National Security

Putin tests Trump with counterpunch on sanctions


Russian President Vladimir Putin’s decision to curtail American staff at diplomatic posts by more than 750 people could herald a frosty turn in Moscow’s relations with the United States.

It is the harshest such diplomatic action since the waning days of the Cold War and is almost certain to ratchet up tensions between two governments that were already struggling to find common ground. 

President Trump has long talked of wanting to work with Russia, and Putin’s government appeared receptive. But since Trump’s inauguration, the controversy over Moscow’s meddling in the presidential election has only grown, creating a significant barrier to closer ties.

{mosads}Putin indicated that he is done waiting for relations with the U.S. to improve. He called the diplomatic measures “biting” when announcing them on Sunday, a shift in tone since two chummy encounters with Trump on the sidelines of the Group of 20 summit. 

The tensions between the U.S. and Russia are flaring up over a familiar subject: economic sanctions. 

Congress last week approved sanctions legislation related to Russia’s election meddling, and Trump has indicated he will sign it.

The president’s acceptance of the sanctions is likely being seen in Russia as evidence that he is limited in his ability to improve relations, experts say. One of the features of the bill is that it restricts Trump’s authority to lift sanctions on Russia without congressional approval.

“The Russians are disappointed. They had hoped for some kind of a reset under President Trump and they haven’t seen that,” said Steven Pifer, a senior fellow at the Brookings Institution and former U.S. ambassador to Ukraine.

“They held off for a while to give him some time, but my guess is the decision to do this is a result of a conclusion in Moscow that there is going to be no early change in the U.S. approach to Russia.”

Trump has so far been silent on Russia’s action. The State Department called the measures “a regrettable and uncalled-for act,” but said only that it is assessing its impact and is still determining a response.

Putin did leave himself some wiggle room in his Sunday announcement, and his spokesman, Dmitri Peskov, on Monday insisted, “Of course we’re not interested in those relations being subject to erosion.”

Even in making his announcement, Putin pointed out other areas where the U.S. and Russia could continue to seek cooperation, like de-escalating the civil war in Syria.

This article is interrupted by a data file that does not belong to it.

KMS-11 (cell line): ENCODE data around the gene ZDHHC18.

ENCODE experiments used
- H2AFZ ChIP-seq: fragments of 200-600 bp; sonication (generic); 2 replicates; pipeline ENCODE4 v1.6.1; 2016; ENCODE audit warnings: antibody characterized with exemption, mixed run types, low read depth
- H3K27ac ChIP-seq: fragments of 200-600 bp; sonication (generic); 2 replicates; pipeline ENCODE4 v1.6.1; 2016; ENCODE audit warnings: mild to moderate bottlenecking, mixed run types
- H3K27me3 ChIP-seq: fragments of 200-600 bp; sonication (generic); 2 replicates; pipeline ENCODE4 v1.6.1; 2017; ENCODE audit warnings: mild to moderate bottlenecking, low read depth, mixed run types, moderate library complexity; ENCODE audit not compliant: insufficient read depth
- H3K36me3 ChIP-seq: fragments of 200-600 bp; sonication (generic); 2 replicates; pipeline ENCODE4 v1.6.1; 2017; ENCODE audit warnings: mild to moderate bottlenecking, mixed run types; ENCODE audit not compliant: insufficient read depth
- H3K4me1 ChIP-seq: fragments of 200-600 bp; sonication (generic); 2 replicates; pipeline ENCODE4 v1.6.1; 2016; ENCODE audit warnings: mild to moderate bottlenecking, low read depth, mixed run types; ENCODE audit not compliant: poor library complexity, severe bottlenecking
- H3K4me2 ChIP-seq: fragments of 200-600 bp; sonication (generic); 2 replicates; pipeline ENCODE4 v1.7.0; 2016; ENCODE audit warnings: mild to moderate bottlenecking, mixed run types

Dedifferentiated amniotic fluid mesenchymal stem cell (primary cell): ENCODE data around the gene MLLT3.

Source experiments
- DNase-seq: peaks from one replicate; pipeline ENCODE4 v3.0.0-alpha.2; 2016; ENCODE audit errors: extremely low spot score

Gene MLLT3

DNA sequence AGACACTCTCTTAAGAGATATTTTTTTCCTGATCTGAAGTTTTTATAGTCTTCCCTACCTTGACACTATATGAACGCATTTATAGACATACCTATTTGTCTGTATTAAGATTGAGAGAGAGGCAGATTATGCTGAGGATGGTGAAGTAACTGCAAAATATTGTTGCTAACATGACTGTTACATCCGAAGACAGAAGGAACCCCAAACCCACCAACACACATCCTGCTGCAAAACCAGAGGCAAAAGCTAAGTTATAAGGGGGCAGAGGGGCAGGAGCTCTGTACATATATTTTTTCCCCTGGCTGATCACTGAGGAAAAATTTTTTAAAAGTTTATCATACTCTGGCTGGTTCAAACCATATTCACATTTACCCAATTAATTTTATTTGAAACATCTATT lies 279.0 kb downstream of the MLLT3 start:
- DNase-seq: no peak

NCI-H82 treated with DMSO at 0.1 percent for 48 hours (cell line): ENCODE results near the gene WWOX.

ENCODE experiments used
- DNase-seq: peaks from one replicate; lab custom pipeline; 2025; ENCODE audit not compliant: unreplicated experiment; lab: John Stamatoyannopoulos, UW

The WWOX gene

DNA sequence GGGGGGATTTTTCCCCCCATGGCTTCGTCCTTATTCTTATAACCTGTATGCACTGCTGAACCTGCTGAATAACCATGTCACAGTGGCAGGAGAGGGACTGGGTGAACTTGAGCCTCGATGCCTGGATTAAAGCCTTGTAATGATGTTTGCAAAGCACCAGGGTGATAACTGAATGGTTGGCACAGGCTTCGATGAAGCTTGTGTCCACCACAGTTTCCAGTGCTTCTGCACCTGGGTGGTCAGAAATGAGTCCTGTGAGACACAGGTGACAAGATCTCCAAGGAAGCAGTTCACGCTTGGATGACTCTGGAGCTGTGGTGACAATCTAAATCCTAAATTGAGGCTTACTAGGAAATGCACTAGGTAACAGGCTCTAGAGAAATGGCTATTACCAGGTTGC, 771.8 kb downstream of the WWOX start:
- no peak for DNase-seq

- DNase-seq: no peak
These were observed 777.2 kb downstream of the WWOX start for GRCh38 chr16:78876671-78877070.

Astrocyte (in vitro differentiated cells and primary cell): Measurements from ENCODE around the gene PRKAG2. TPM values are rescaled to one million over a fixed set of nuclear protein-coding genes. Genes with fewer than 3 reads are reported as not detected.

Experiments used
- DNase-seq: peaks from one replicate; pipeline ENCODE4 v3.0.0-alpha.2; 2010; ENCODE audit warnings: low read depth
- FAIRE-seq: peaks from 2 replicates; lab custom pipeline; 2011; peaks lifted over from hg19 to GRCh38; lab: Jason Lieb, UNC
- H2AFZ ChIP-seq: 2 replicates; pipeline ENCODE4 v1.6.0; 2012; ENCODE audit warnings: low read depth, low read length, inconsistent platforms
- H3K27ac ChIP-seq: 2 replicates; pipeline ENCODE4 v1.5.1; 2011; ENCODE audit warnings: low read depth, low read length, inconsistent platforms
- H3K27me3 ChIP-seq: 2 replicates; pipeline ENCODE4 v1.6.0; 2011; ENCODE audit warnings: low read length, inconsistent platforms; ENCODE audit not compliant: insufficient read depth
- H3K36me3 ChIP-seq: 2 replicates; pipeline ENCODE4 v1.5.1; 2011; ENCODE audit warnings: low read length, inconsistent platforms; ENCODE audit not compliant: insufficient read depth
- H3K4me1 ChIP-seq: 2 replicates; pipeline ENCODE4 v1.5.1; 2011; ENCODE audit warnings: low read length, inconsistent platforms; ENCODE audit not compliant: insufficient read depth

He did not mention the president by name. Sergey Lavrov, Russia’s foreign minister, blamed the sanctions on “Russophobic forces that are pushing Washington toward confrontation” — not the administration or U.S. government as a whole.

Still, experts cautioned that while Putin might be trying to leave the door open for Trump to mend ties, the move is ultimately a response to U.S. policy as a whole.

“I wouldn’t minimize it in that way,” said Christopher Swift, a former official with the Treasury Department’s Office of Foreign Assets Control. “It’s true to say it’s ultimately a message to Congress, but if Trump was in a position to change congressional opinion on this, he wouldn’t have veto-proof majorities in terms of the sanctions bill.” 

“It’s almost like this administration has two different personalities,” he added, pointing to the tougher line on Russia also taken by Vice President Pence and other senior government officials. “This duality in U.S. foreign policy is great fodder for reporters and analysts, but at the end of the day it creates a level of paralysis that benefits the Putin regime.” 

It’s unclear how much the diplomatic tit-for-tat will impact day-to-day operations — or even how many U.S. personnel will be expelled. 

Peskov said it was up to the U.S. to decide how to get its staff down to 455, matching the number of Russian diplomatic staff in the United States.

The State Department has declined to comment on the exact number of Americans working at the Moscow embassy and three U.S. consulates in Russia, but it appears to be far less than 755. It is believed to be about 350, with the rest of around 1,000 being Russian support staff — translators and administrative services personnel, for example.

The most recent publicly available data, a 2013 State Department inspector general’s report, listed the number of “locally employed” staff members at the embassy and three consulates at 934 out of 1,279 total staff members. 

“Mr. Putin is throwing a lot of Russian citizens out of work,” Pifer said.

The move might be geared at limiting the United States’ ability to operate on Russian soil, experts say, but it has a lot less teeth than the sanctions levied by Congress.

Russia lacks the means to strike back in a way that would have a similar impact on the U.S. economy, Pifer said — by choking off significant revenue streams in the finance or energy sectors, for example.

“It shows the Russians didn’t have what would have been a more appropriate response,” he said. “They did this because they didn’t have a lot of other options.”

But the measures are by far the harshest diplomatic retaliation since 1986, in the final days of the Soviet Union, when Moscow forced 261 local staff members to quit.

Then-President Barack Obama in December expelled 35 Russian diplomats from the U.S. in retaliation for 2016 election meddling, giving them 72 hours to leave the country. He also seized two diplomatic compounds that the U.S. said had been used for espionage as well as retreats.

It’s possible that the U.S. could escalate tensions by announcing additional expulsions in response to the Sunday announcement — a move that would likely push Russia to match the expulsions one-for-one.

“At this point in time, I’m just not sure,” Pifer said. “President Trump is the wild card. I don’t know how he responds to this.”

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